Thursday, June 07, 2007

Brain or No Brain?

Life on Earth is both fascinating and amazingly diverse and complex. We understand from our grammar school classes that there are two primary forms of life - plant and animal - and that it is the animal kingdom where all the brains reside. But not all animals are so blessed with such organs. Understand, first, that when I talk about brains, I'm not talking about those little bundles of nerve strands that make it possible for some creatures (like worms) to perform simple stimulus-response activities. I mean they gotta have the ability to build things. They should be able to hunt and kill, or dig little ditches to hide out in. They should be able to think on the fly - not react in some pre-programmed, automated way.

So which animals make the grade and which ones have failed life's intellectual test? Could you pick them out if they were shown to you?

We'll begin with the lowly, yet in many ways still noble, ant. Now, there are several species of ants to choose from, but we'll just stick with one of the littlest ones around: the sugar ant. Surely, this tiny creature that raids our counter tops could not possibly have a brain encased within that itsy-bitsy little cranium of his.

Or could he? Interestingly, it has been estimated that ants may well have the same processing power as a Macintosh II computer.

Has anyone ever seen the 1954 movie "Them"?

Let's move on, now, to the common starfish (actually 1,800 species). Starfish are predatory sea creatures who prowl the seafloor in search of clams, mussels, and oysters. Surely, the ability to hunt down food must mean that a brain is plotting out the strategy.

But such is not the case. Starfish passed on the line for brains...

Bird brains are often referenced when it's time to ridicule another person's intellect. But it would be a bit more appropriate to taunt someone with the cry, "Don't be a gecko brain!" Because the truth is, bird brains weight about 10 times as much as a reptile of the same weight, and only slightly less than a similar-sized mammal.

A Norwegian study done in 2005 concluded that lobsters and other invertebrates did not have the capacity to feel pain, lending some truth perhaps to the old adage, "No brain, no pain." The study found that the nervous system of such creatures was not developed enough to feel pain, and that any reaction to, say, boiling water, was merely a stimulus-response escape mechanism.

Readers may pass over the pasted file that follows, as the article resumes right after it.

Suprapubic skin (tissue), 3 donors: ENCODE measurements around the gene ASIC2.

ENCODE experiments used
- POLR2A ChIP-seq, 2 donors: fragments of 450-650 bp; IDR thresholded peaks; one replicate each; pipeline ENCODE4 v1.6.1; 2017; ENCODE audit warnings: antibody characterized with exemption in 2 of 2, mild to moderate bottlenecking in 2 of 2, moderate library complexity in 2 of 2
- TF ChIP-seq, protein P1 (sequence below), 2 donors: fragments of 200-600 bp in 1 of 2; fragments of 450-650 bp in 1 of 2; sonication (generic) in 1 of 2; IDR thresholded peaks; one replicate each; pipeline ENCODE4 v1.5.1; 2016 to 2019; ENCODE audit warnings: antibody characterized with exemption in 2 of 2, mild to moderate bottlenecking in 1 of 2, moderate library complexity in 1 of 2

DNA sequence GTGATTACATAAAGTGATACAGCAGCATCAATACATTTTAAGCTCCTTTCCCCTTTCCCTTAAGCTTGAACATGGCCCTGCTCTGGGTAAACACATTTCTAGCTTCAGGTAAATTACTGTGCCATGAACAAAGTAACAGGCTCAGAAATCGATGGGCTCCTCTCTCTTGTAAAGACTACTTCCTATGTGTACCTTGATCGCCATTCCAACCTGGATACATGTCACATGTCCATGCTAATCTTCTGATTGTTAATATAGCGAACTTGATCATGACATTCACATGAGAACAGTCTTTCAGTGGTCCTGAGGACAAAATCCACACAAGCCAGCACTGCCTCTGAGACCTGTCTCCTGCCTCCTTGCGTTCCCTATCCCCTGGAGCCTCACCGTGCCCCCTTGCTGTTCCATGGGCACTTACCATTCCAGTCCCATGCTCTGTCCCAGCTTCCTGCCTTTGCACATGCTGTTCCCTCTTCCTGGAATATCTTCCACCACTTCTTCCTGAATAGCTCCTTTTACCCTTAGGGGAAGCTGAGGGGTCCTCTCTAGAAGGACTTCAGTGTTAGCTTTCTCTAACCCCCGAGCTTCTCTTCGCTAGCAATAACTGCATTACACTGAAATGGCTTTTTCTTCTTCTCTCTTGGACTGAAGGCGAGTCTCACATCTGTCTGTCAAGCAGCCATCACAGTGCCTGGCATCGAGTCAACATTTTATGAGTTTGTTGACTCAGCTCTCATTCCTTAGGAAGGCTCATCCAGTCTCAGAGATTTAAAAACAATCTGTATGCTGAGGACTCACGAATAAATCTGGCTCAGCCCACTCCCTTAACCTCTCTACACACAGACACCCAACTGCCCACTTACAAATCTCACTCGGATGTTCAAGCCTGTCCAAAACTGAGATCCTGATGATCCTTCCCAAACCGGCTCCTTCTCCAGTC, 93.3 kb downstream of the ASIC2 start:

Needless to say, the PETA folks were not amused. PETA's Karin Robertson said of the study, "This is exactly like the tobacco industry claiming that smoking doesn't cause cancer." PETA has used a "lobsters in boiling water" analogy as an example of animal cruelty in their ad campaigns, making the assertion, "If we had to drop live pigs or chickens into scalding water, chances are that few of us would eat them.."

Umm, actually, it wouldn't matter to me.

Moving on to the human-animal comparison, I've often found it amusing how some people will try to convince themselves, and others, that animals are perfectly intelligent creatures - if only in ways that we mere humans are entirely incapable of understanding. In the 1980s, dolphin and whale activism was huge. It got to the point where I winced every time I heard some dolphin worshipping nymphet explain to her dunderhead carnivorous friends that "dolphins are intelligent beings - they can echo locate!" Yeah, well, so can bats, kiddo, but they're not exactly famous for their cave paintings. And then there was Star Trek IV, where the crew bravely rescued those two helpless whales - one of which was an expectant mother! - from those thoughtless, uncaring humans of the 20th Century. They took the whales "back to the future" so that they could communicate with a super-intelligent alien race that was wreaking havoc on Earth - because it couldn't comprehend human civilization! Of course, Spock - a mere vulcan (vulcans must be "mere" since they're friends with us dummy humans) - had no problem at all communicating with both the humans and the whales.

What... ever!


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